Physical Security in the Privacy World

The Health Information Technology for Economic and Clinical Health (HITECH) Act, has expanded many of the requirements promulgated by the Health Insurance Portability and Accountability Act of 1996 (HIPAA).  Essentially, HITECH was enacted to further safeguard the privacy and security of protected health information (PHI).  The enhanced privacy and security standards set forth by HITECH went into effect on February 17, 2010, and they now apply to both covered entities as well as business associates (as that term is defined under the Act).  The new standards include mandatory breach notifications and enhanced civil and criminal penalties for non-compliance.

A recent study found that eighty-five (85%) of all PHI breaches are caused by employee actions. These breaches can include: employee “sneak peaks” at email or faxes containing PHI sent to wrong recipients; positing private information on social networking sites; papers found by unauthorized persons; and theft or loss of unencrypted portable electronic devices.

The use and tracking of portable electronic devices, for instance, is a common gap in the physical security of a medical practice.  In this age of cell phones with cameras, flash drives, laptops and other portable internet devices, it is all too easy for significant amounts of PHI to escape the safeguards of your office.  An unencrypted flash drive could easily contain PHI of 500 or more patients.  Once lost or misplaced, a mandatory notification of the breach must be reported to the HHS Secretary as well as to the press, and your practice may be subject to substantial civil and criminal penalties.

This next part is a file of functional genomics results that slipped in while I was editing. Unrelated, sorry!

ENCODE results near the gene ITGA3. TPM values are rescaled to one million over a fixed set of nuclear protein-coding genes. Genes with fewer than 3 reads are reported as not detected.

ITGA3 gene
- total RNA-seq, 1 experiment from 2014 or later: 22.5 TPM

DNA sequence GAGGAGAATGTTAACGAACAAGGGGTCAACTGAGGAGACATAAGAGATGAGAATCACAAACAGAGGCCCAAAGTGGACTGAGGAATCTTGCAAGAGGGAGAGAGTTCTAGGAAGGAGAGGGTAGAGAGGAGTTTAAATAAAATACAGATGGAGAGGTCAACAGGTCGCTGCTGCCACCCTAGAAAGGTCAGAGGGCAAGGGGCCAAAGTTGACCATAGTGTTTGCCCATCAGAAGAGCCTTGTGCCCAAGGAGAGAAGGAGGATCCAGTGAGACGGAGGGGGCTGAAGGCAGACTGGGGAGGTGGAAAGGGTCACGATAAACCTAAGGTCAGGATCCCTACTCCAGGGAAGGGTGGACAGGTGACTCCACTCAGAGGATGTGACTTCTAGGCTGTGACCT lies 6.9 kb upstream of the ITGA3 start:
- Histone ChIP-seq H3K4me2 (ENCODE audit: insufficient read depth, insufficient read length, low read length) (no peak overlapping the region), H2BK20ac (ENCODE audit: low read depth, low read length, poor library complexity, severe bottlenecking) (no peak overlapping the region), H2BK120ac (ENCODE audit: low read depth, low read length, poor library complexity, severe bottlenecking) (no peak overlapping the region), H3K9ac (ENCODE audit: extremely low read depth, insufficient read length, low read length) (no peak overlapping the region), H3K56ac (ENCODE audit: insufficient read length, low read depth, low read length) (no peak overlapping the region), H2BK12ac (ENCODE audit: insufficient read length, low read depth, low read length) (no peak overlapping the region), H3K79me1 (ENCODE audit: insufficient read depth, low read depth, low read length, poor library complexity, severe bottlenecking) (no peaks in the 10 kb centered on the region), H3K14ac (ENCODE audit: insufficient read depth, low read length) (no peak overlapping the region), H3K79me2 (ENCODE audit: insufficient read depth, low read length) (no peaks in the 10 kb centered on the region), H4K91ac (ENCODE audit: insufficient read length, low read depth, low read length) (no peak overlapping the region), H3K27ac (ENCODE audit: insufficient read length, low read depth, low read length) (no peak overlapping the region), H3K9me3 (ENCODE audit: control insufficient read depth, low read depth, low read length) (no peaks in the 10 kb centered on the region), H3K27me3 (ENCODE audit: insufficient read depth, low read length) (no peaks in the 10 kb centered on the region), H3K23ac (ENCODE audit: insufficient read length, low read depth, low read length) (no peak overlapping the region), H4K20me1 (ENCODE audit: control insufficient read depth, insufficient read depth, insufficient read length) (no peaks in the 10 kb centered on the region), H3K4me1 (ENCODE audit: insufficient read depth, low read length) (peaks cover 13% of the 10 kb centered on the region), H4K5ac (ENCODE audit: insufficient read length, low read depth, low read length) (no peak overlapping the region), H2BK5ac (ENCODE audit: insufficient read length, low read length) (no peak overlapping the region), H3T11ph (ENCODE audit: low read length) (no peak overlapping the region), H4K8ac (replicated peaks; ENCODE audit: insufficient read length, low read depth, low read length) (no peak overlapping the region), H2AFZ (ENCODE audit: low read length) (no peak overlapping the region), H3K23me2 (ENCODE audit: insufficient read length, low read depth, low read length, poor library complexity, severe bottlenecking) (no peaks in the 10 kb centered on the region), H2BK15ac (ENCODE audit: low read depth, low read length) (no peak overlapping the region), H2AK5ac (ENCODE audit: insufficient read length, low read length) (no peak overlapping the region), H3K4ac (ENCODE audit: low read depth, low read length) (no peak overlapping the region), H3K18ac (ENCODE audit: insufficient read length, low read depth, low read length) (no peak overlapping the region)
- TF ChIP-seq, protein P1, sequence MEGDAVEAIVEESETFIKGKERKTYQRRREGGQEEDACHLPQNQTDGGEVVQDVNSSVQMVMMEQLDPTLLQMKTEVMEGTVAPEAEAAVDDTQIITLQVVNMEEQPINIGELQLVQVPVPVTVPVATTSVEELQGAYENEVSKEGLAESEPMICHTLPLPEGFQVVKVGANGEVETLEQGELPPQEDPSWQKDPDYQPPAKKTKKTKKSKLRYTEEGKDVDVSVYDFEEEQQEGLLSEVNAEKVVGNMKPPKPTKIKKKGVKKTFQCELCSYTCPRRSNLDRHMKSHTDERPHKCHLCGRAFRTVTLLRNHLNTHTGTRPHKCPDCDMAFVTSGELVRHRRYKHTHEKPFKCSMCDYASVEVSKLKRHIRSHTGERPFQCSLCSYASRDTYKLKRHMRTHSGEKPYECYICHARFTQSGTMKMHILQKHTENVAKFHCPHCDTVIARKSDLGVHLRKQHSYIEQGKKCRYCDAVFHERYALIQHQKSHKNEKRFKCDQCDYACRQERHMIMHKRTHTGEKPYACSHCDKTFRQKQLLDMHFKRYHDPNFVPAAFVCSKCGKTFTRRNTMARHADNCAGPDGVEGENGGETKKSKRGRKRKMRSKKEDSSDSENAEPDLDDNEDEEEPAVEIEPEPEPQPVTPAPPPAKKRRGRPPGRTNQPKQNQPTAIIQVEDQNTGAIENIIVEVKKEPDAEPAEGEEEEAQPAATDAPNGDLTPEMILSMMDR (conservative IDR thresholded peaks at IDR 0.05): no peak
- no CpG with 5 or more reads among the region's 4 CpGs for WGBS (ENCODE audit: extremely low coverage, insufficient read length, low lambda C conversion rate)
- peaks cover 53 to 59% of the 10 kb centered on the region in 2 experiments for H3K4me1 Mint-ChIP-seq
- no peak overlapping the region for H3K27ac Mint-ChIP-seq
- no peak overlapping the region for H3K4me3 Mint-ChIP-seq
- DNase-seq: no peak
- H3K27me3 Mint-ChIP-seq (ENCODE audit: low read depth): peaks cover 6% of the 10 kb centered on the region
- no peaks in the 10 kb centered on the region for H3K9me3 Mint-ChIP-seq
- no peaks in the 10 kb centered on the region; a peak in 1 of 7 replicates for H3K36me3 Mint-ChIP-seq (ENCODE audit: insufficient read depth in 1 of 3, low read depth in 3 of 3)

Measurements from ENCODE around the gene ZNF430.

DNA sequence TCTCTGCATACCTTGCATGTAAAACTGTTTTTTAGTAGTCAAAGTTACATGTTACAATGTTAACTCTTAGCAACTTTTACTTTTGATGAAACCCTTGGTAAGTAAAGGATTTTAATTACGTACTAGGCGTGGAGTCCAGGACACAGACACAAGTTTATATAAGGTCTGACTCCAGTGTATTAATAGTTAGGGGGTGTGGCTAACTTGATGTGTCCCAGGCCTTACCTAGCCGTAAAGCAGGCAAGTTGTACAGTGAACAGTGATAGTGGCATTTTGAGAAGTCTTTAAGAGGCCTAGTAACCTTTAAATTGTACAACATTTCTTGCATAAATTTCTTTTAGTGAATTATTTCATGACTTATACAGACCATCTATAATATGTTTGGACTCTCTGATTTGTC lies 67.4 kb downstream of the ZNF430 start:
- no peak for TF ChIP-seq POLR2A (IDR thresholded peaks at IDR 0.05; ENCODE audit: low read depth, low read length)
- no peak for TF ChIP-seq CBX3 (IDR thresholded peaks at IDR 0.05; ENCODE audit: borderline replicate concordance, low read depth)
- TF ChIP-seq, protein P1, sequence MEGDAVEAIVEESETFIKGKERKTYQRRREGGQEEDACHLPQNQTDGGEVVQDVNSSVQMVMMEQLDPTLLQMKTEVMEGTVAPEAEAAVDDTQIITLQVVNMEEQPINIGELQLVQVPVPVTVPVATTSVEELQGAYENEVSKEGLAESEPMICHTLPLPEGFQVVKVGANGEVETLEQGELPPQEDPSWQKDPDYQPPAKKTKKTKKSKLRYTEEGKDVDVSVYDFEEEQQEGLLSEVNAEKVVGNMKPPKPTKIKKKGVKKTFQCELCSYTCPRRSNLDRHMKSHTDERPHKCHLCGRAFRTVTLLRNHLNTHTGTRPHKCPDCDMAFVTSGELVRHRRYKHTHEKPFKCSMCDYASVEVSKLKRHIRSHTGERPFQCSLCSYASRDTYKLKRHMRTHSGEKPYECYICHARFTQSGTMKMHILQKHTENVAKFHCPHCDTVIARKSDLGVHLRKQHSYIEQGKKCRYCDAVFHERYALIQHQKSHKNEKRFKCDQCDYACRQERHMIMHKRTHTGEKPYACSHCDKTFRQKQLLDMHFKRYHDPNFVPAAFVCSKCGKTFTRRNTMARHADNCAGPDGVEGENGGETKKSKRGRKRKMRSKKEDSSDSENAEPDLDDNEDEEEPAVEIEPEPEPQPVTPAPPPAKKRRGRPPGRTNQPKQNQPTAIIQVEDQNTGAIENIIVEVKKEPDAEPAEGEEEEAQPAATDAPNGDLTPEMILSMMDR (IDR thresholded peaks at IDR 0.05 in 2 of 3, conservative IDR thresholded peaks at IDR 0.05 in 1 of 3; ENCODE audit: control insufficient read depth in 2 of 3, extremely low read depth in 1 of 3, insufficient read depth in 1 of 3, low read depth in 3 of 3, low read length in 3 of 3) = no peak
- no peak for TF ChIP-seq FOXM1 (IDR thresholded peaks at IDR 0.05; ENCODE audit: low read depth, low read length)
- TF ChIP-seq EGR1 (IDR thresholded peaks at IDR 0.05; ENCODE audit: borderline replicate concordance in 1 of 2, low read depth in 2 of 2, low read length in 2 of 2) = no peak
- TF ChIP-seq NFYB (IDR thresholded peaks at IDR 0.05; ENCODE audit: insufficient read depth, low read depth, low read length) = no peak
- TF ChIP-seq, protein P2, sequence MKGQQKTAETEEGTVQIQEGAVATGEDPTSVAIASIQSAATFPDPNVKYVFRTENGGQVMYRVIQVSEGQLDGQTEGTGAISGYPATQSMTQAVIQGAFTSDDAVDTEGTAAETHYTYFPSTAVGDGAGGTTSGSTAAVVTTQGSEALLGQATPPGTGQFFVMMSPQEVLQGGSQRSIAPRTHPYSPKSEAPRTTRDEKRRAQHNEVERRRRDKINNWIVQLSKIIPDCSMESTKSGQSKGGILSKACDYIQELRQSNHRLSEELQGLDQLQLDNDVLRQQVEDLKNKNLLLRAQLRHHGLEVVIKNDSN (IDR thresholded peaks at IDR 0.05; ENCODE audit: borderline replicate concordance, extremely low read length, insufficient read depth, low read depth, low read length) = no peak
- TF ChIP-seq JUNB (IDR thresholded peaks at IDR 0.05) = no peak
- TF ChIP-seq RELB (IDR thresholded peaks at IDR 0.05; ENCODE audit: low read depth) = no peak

In this new HITECH privacy world, healthcare providers must have a comprehensive physical security plan to protect their patient’s health information.  A good plan should include policies and standard procedures addressing:

1) Physical Access – building access, workspace security, locking of doors and cabinets;

2) Information Handling – desktop policies (i.e. papers, stickies, monitors);

3) Mailing Procedures – guidelines for printing/faxing/emailing sensitive information, as well as for its storage;

4) Portable Equipment – policies for issuance, tracking, media disposal and reuse (i.e. for laptops, USB devices and CDs);

5) Contingency Plan – policies for dealing with both business continuity and disaster recovery;

6) Employment Security – background screening;

7) Access Auditing  – guidelines for tracking and policing which employees or other parties are looking at secured information.

A quick way to get started on formulating a comprehensive policy is to make a list of your current policies and procedures and then identify any potential gaps in security.  You can then create a policy checklist of steps to take to reduce the risk of a security breach and to implement standard procedures.  With the passage of HITECH, it is now more important than ever that you take the proper steps to address any potential gaps or deficiencies in the physical security of your practice.